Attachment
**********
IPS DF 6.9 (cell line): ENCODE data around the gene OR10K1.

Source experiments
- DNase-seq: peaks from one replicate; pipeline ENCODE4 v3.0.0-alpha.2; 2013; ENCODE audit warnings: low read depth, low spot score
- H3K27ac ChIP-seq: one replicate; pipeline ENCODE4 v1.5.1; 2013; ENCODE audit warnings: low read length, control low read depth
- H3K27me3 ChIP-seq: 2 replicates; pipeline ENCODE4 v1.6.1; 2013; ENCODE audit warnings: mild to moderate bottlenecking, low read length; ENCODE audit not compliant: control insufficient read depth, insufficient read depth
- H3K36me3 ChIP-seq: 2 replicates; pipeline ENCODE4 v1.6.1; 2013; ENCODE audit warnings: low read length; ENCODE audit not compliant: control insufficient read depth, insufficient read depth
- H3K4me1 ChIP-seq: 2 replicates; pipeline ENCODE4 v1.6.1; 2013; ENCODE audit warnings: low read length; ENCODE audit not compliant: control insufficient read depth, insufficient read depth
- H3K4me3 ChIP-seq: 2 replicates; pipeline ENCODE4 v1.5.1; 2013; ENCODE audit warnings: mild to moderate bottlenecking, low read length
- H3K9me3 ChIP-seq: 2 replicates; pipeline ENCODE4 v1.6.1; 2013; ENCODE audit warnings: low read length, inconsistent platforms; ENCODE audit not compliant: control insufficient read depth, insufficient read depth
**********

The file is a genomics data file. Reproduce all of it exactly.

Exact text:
IPS DF 6.9 (cell line): ENCODE data around the gene OR10K1.

Source experiments
- DNase-seq: peaks from one replicate; pipeline ENCODE4 v3.0.0-alpha.2; 2013; ENCODE audit warnings: low read depth, low spot score
- H3K27ac ChIP-seq: one replicate; pipeline ENCODE4 v1.5.1; 2013; ENCODE audit warnings: low read length, control low read depth
- H3K27me3 ChIP-seq: 2 replicates; pipeline ENCODE4 v1.6.1; 2013; ENCODE audit warnings: mild to moderate bottlenecking, low read length; ENCODE audit not compliant: control insufficient read depth, insufficient read depth
- H3K36me3 ChIP-seq: 2 replicates; pipeline ENCODE4 v1.6.1; 2013; ENCODE audit warnings: low read length; ENCODE audit not compliant: control insufficient read depth, insufficient read depth
- H3K4me1 ChIP-seq: 2 replicates; pipeline ENCODE4 v1.6.1; 2013; ENCODE audit warnings: low read length; ENCODE audit not compliant: control insufficient read depth, insufficient read depth
- H3K4me3 ChIP-seq: 2 replicates; pipeline ENCODE4 v1.5.1; 2013; ENCODE audit warnings: mild to moderate bottlenecking, low read length
- H3K9me3 ChIP-seq: 2 replicates; pipeline ENCODE4 v1.6.1; 2013; ENCODE audit warnings: low read length, inconsistent platforms; ENCODE audit not compliant: control insufficient read depth, insufficient read depth